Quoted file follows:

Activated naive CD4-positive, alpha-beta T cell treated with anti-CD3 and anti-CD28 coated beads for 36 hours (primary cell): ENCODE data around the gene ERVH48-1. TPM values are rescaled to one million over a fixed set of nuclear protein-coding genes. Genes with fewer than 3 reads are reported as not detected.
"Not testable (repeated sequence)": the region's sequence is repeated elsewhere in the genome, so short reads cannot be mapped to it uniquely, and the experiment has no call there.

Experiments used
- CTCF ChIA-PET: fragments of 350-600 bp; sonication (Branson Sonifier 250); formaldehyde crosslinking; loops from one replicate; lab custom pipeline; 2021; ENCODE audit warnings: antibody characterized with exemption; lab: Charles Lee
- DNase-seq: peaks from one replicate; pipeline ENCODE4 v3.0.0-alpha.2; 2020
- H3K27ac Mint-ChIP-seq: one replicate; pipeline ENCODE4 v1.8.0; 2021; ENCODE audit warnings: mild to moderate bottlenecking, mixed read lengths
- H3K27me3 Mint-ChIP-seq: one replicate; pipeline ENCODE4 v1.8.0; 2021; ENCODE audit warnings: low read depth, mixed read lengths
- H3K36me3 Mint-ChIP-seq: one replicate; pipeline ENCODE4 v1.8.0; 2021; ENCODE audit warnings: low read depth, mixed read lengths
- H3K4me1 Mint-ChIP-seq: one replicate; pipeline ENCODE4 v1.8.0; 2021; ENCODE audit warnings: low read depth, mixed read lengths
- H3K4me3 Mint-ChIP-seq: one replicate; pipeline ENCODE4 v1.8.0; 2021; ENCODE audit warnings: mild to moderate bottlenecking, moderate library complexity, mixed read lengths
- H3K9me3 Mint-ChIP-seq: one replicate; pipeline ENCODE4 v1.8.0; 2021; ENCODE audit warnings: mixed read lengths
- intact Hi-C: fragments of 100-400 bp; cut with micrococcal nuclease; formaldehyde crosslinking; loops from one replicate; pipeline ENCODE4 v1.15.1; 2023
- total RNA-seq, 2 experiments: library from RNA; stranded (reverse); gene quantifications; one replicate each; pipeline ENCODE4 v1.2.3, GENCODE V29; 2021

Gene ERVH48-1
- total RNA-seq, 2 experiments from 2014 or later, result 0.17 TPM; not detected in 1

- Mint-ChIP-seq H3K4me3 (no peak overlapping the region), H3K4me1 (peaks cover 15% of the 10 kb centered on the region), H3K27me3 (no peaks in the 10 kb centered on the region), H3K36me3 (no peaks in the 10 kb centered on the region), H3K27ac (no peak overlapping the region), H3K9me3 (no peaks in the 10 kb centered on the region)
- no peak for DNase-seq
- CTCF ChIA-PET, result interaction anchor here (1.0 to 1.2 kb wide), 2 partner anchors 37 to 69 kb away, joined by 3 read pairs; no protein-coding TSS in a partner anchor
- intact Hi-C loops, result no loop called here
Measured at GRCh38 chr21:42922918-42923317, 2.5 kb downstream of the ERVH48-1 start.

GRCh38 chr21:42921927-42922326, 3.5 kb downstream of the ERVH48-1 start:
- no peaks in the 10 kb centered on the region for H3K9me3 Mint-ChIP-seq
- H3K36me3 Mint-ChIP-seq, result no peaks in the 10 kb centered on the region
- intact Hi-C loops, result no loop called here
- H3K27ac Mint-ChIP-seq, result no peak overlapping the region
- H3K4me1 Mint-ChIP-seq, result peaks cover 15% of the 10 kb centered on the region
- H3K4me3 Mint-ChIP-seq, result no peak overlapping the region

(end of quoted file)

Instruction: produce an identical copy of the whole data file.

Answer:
Activated naive CD4-positive, alpha-beta T cell treated with anti-CD3 and anti-CD28 coated beads for 36 hours (primary cell): ENCODE data around the gene ERVH48-1. TPM values are rescaled to one million over a fixed set of nuclear protein-coding genes. Genes with fewer than 3 reads are reported as not detected.
"Not testable (repeated sequence)": the region's sequence is repeated elsewhere in the genome, so short reads cannot be mapped to it uniquely, and the experiment has no call there.

Experiments used
- CTCF ChIA-PET: fragments of 350-600 bp; sonication (Branson Sonifier 250); formaldehyde crosslinking; loops from one replicate; lab custom pipeline; 2021; ENCODE audit warnings: antibody characterized with exemption; lab: Charles Lee
- DNase-seq: peaks from one replicate; pipeline ENCODE4 v3.0.0-alpha.2; 2020
- H3K27ac Mint-ChIP-seq: one replicate; pipeline ENCODE4 v1.8.0; 2021; ENCODE audit warnings: mild to moderate bottlenecking, mixed read lengths
- H3K27me3 Mint-ChIP-seq: one replicate; pipeline ENCODE4 v1.8.0; 2021; ENCODE audit warnings: low read depth, mixed read lengths
- H3K36me3 Mint-ChIP-seq: one replicate; pipeline ENCODE4 v1.8.0; 2021; ENCODE audit warnings: low read depth, mixed read lengths
- H3K4me1 Mint-ChIP-seq: one replicate; pipeline ENCODE4 v1.8.0; 2021; ENCODE audit warnings: low read depth, mixed read lengths
- H3K4me3 Mint-ChIP-seq: one replicate; pipeline ENCODE4 v1.8.0; 2021; ENCODE audit warnings: mild to moderate bottlenecking, moderate library complexity, mixed read lengths
- H3K9me3 Mint-ChIP-seq: one replicate; pipeline ENCODE4 v1.8.0; 2021; ENCODE audit warnings: mixed read lengths
- intact Hi-C: fragments of 100-400 bp; cut with micrococcal nuclease; formaldehyde crosslinking; loops from one replicate; pipeline ENCODE4 v1.15.1; 2023
- total RNA-seq, 2 experiments: library from RNA; stranded (reverse); gene quantifications; one replicate each; pipeline ENCODE4 v1.2.3, GENCODE V29; 2021

Gene ERVH48-1
- total RNA-seq, 2 experiments from 2014 or later, result 0.17 TPM; not detected in 1

- Mint-ChIP-seq H3K4me3 (no peak overlapping the region), H3K4me1 (peaks cover 15% of the 10 kb centered on the region), H3K27me3 (no peaks in the 10 kb centered on the region), H3K36me3 (no peaks in the 10 kb centered on the region), H3K27ac (no peak overlapping the region), H3K9me3 (no peaks in the 10 kb centered on the region)
- no peak for DNase-seq
- CTCF ChIA-PET, result interaction anchor here (1.0 to 1.2 kb wide), 2 partner anchors 37 to 69 kb away, joined by 3 read pairs; no protein-coding TSS in a partner anchor
- intact Hi-C loops, result no loop called here
Measured at GRCh38 chr21:42922918-42923317, 2.5 kb downstream of the ERVH48-1 start.

GRCh38 chr21:42921927-42922326, 3.5 kb downstream of the ERVH48-1 start:
- no peaks in the 10 kb centered on the region for H3K9me3 Mint-ChIP-seq
- H3K36me3 Mint-ChIP-seq, result no peaks in the 10 kb centered on the region
- intact Hi-C loops, result no loop called here
- H3K27ac Mint-ChIP-seq, result no peak overlapping the region
- H3K4me1 Mint-ChIP-seq, result peaks cover 15% of the 10 kb centered on the region
- H3K4me3 Mint-ChIP-seq, result no peak overlapping the region